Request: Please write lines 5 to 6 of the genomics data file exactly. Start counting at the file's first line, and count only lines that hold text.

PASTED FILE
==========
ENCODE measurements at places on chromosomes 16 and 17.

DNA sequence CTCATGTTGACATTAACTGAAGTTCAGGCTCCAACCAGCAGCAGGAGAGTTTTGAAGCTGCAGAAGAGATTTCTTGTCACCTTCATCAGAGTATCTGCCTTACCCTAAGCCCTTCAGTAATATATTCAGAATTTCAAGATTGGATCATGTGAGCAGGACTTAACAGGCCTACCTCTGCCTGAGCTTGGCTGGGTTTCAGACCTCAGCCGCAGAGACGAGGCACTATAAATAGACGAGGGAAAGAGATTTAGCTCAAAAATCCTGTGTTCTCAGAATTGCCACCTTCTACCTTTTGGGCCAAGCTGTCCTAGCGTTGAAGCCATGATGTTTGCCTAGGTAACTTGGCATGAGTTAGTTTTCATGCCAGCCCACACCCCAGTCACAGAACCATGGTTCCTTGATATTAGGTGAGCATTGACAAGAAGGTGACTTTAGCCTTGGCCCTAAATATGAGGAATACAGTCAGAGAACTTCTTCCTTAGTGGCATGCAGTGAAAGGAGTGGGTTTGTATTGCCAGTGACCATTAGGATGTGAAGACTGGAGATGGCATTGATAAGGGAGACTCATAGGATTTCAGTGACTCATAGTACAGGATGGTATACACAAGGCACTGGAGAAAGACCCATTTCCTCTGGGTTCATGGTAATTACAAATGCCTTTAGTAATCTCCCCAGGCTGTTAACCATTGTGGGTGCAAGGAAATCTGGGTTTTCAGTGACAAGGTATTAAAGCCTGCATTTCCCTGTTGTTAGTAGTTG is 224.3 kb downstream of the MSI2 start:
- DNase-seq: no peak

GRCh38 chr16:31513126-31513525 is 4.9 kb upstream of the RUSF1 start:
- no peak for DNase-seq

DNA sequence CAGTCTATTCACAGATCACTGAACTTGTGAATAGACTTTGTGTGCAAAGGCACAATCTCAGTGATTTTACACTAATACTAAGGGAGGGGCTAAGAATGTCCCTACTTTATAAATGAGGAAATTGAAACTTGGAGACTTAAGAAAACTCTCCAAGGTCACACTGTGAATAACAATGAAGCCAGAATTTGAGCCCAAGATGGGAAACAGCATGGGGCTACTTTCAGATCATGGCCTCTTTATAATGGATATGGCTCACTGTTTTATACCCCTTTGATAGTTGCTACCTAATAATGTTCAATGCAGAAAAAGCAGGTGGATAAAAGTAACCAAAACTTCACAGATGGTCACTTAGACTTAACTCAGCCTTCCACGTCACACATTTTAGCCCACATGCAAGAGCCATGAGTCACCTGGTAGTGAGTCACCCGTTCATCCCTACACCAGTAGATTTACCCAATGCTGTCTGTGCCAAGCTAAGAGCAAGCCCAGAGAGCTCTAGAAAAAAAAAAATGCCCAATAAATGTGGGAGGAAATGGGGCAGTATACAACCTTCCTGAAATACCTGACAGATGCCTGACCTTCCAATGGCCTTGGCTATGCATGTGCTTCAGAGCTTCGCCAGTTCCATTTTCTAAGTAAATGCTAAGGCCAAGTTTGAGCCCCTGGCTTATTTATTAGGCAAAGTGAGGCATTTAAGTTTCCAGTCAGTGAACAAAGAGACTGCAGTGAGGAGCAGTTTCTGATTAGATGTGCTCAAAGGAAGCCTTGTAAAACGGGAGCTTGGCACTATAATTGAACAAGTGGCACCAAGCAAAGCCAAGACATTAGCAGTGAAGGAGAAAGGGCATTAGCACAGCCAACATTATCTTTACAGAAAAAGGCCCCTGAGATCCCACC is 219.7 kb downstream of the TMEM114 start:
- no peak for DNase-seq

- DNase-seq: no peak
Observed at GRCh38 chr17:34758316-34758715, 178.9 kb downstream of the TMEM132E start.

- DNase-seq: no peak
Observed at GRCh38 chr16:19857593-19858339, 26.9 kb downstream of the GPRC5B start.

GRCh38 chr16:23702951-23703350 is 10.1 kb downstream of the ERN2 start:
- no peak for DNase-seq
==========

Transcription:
- no peak for DNase-seq

DNA sequence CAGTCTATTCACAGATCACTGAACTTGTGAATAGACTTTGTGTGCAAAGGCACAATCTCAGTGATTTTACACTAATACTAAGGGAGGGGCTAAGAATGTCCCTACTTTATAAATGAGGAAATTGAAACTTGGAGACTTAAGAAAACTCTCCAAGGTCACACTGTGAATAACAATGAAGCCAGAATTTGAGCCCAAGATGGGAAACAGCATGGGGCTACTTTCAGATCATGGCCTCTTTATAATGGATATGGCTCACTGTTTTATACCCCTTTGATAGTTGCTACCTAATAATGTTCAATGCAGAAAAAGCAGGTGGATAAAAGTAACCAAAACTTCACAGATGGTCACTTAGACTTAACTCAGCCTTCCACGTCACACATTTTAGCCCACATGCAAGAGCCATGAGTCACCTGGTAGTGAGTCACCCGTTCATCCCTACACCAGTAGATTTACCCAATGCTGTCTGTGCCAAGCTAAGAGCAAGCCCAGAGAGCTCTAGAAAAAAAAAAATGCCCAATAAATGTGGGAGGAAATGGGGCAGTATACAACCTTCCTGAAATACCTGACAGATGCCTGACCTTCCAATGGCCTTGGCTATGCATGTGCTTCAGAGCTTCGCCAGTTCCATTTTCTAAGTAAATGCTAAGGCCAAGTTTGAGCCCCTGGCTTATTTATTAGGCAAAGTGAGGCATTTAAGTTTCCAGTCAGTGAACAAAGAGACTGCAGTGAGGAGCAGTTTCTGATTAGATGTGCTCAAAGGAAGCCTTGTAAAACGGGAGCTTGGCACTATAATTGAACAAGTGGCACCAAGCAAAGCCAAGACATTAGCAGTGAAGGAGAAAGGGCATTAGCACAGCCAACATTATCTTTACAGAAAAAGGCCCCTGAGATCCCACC is 219.7 kb downstream of the TMEM114 start: